Home > Ephemeris Program, Galaxies > 11/13/2014 – Ephemeris – The Great Andromeda Galaxy

11/13/2014 – Ephemeris – The Great Andromeda Galaxy

November 13, 2014

Ephemeris for Thursday, November 13th.  The sun will rise at 7:36.  It’ll be up for 9 hours and 40 minutes, setting at 5:16.   The moon, 1 day before last quarter, will rise at 11:36 this evening.

The Great Andromeda Galaxy that we amateur astronomers usually call M31 is the closest spiral galaxy to our own Milky Way Galaxy.  It is actually visible to keen-eyed observers to the naked eye.  To locate it, first find the Great Square of Pegasus, 4 stars high in the south that make a pretty good square.  From the top left star, Alpheratz, direct your gaze to the first two stars in a slightly curved line to the left to Mirach.  Then go two stars up.  The last one is a bit dim.  But just to the upper right of that last star is a little fuzzy spot.  That is the core of the Great Andromeda Galaxy.  In binoculars it looks elongated.  Photographs show the galaxy to span 6 Moon widths.  It is somewhat larger than our galaxy and will collide with the Milky Way in about 4 billion years.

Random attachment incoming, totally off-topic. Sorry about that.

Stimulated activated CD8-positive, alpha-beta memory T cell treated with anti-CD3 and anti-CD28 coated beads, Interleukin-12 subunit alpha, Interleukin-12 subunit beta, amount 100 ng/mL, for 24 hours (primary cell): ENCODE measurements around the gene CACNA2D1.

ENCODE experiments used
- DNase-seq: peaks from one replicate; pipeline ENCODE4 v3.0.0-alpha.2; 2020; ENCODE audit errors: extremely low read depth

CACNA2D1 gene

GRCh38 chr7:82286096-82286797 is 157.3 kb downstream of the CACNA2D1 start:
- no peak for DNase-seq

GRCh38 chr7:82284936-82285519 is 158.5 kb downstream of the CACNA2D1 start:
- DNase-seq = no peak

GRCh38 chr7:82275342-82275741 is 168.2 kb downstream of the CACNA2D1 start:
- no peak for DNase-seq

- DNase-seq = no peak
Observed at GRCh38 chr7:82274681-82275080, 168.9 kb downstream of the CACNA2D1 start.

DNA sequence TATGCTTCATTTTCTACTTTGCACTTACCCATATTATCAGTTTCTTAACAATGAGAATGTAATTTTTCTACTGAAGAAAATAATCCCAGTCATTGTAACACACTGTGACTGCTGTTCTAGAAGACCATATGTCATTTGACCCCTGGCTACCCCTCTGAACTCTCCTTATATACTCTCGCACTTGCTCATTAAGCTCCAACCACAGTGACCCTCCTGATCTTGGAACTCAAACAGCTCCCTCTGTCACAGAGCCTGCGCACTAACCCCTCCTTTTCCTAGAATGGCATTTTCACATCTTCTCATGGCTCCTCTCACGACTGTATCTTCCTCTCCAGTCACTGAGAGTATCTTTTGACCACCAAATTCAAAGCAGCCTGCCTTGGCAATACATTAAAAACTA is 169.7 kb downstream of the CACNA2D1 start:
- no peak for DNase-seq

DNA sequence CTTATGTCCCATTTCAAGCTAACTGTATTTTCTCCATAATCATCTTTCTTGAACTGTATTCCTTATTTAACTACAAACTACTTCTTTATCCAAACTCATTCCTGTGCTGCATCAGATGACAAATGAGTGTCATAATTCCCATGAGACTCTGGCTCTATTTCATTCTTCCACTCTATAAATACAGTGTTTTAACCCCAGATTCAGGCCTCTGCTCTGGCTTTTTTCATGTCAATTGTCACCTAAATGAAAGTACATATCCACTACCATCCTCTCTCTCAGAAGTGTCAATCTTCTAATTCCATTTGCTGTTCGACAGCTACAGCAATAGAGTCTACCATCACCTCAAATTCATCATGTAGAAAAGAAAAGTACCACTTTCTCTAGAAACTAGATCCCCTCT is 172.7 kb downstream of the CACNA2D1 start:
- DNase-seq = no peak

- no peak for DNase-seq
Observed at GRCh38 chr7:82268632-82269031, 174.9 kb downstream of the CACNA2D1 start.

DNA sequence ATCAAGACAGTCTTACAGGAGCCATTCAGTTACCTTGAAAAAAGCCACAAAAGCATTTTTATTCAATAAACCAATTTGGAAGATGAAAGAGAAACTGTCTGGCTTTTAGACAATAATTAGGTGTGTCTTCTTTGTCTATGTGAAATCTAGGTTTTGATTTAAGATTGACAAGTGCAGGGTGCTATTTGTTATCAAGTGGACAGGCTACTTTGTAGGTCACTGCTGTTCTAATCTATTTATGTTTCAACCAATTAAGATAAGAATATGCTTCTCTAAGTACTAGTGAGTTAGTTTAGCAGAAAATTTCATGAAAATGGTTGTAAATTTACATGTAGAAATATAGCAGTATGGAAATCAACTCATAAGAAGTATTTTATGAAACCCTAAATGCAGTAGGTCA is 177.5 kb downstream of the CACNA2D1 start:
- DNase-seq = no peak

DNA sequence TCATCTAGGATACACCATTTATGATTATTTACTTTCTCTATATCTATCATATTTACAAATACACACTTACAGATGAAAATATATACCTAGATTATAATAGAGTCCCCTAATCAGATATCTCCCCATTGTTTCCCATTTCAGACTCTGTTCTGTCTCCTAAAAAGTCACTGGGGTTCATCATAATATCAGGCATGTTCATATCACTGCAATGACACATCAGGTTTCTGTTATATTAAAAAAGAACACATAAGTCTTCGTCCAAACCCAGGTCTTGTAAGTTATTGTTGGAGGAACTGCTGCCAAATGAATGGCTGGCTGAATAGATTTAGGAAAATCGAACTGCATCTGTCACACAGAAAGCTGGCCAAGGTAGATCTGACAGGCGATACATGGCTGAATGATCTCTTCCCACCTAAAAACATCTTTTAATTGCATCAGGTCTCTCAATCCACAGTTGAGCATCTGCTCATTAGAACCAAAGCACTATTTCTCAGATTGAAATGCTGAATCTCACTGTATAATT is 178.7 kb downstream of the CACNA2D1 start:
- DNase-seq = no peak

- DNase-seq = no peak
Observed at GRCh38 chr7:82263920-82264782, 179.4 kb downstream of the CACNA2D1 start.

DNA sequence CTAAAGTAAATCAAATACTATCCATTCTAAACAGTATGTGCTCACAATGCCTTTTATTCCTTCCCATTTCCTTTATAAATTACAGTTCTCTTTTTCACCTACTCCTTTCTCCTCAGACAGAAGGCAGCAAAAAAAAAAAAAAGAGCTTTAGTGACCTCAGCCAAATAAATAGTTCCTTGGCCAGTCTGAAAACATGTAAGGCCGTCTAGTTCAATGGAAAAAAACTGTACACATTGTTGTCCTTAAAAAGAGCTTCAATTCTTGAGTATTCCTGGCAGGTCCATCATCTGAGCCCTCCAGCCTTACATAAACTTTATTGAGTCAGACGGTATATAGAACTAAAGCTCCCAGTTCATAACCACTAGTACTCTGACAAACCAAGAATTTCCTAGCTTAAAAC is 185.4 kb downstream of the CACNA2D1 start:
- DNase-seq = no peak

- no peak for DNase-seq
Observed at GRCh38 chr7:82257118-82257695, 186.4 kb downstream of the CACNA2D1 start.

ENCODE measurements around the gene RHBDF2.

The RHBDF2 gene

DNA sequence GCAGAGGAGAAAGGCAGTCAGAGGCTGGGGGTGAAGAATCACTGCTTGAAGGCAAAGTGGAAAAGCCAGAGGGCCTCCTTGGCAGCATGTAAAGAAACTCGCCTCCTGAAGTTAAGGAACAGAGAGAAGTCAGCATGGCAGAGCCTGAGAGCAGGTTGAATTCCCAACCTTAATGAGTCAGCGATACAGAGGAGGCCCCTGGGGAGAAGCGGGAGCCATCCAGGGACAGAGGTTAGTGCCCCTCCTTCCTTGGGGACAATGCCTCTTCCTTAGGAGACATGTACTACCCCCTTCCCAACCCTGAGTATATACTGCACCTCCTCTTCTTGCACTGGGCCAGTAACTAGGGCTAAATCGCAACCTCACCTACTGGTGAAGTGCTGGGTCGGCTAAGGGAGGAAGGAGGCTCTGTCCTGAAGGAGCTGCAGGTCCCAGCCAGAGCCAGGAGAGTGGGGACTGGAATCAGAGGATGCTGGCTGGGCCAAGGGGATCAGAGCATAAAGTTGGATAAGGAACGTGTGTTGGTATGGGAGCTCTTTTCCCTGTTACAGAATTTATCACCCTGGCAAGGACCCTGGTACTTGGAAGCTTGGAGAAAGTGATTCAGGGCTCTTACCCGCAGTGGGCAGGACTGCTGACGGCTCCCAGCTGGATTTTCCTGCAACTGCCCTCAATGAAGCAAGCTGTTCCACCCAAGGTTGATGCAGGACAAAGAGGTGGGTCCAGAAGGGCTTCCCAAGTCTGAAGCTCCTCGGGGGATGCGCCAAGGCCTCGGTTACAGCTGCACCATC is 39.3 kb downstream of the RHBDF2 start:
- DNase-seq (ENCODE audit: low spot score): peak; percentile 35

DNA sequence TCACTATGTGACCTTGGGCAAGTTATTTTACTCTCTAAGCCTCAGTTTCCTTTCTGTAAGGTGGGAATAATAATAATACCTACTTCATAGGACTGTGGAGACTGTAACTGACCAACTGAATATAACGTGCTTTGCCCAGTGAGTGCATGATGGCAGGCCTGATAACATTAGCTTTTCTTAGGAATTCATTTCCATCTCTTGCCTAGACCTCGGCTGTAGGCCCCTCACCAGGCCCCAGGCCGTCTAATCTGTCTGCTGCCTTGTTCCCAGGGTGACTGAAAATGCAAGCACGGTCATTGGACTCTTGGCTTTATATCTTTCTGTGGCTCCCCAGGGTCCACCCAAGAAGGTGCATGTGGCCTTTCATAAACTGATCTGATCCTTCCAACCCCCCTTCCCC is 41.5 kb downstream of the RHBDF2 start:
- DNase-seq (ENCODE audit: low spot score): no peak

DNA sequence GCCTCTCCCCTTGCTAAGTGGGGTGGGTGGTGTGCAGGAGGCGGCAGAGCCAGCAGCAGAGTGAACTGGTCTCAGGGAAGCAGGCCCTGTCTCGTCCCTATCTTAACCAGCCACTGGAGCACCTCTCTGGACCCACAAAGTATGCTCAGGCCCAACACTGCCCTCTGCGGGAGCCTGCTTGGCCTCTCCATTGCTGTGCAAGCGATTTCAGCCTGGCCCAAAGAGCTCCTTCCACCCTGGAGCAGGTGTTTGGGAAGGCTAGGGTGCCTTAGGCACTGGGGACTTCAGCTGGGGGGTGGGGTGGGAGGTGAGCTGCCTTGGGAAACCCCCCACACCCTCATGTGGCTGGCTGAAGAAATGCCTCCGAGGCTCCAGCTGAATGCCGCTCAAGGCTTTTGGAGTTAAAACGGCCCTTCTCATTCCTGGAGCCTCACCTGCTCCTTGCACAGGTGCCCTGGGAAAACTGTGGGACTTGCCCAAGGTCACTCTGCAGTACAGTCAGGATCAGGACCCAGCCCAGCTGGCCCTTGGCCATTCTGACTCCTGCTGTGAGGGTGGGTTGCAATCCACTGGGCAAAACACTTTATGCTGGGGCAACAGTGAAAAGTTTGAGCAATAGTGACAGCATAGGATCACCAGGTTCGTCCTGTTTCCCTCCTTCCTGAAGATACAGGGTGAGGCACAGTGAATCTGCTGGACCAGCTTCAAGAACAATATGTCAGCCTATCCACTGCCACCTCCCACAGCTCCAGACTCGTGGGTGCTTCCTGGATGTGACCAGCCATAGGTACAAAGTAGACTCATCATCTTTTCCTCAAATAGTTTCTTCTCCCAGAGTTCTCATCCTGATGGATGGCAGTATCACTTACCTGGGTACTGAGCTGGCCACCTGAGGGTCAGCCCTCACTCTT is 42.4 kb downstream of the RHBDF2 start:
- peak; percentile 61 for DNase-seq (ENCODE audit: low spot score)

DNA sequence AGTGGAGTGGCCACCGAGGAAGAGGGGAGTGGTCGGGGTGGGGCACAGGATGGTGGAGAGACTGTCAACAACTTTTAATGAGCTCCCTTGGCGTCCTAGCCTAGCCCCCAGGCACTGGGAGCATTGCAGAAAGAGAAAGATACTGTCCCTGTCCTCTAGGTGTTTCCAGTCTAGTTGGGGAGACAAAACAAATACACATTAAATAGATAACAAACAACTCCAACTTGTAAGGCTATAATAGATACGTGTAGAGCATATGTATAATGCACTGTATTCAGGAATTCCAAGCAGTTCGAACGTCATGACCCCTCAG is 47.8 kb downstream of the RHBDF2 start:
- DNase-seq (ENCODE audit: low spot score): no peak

Times are for the Traverse City/Interlochen area of Michigan.  They may be different for your location.


Great Andromeda Galaxy finder chart

Great Andromeda Galaxy finder chart. Created using Stellarium and GIMP.

Great Andromeda Galaxy

The Great Andromeda Galaxy (M31) as seen in binoculars. Visually even in a telescope the hub of this galaxy is all that is seen. However it also can be seen with the naked eye. My photograph.

The Great Andromeda Galaxy (M31). Image taken by Scott Anttila.

The Great Andromeda Galaxy (M31). Satellite galaxy M32 is located at the edge of the disk at 9 o’clock, and another, M110 is located at 5 o’clock.  Both can be seen in telescopes, but some distance from the core of M31 and seen visually.  Image taken by Scott Anttila.

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